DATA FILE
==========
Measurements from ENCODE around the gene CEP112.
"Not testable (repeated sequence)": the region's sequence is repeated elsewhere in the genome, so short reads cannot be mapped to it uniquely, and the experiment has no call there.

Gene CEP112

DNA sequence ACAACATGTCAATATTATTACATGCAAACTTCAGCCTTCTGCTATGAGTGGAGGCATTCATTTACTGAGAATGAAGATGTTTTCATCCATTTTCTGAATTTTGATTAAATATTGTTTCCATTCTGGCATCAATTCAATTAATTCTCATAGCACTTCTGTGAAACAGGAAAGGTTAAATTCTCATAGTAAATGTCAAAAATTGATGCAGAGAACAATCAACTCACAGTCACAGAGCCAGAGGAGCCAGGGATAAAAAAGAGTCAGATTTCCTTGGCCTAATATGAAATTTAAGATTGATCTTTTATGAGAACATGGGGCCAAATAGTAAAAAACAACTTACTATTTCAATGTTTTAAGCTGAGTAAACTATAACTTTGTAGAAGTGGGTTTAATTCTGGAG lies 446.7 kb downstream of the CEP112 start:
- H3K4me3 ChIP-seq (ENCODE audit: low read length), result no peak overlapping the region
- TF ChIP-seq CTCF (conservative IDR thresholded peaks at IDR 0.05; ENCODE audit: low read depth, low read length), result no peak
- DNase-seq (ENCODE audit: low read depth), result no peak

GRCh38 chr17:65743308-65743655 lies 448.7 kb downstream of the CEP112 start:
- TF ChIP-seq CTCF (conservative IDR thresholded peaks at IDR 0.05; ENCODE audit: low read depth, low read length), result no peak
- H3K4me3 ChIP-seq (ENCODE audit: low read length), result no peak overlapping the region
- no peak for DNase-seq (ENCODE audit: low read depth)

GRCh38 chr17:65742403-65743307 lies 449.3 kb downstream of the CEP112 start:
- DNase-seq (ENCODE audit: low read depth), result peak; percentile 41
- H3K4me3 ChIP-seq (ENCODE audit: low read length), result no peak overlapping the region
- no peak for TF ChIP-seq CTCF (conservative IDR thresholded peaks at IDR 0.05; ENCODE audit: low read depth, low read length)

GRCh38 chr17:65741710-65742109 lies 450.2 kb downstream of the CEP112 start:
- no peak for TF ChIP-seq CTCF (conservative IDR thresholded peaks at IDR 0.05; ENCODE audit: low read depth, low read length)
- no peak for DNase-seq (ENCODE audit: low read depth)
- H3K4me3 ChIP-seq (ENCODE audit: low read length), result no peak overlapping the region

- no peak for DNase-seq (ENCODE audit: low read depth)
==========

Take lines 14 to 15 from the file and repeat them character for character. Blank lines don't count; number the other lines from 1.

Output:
- H3K4me3 ChIP-seq (ENCODE audit: low read length), result no peak overlapping the region
- no peak for TF ChIP-seq CTCF (conservative IDR thresholded peaks at IDR 0.05; ENCODE audit: low read depth, low read length)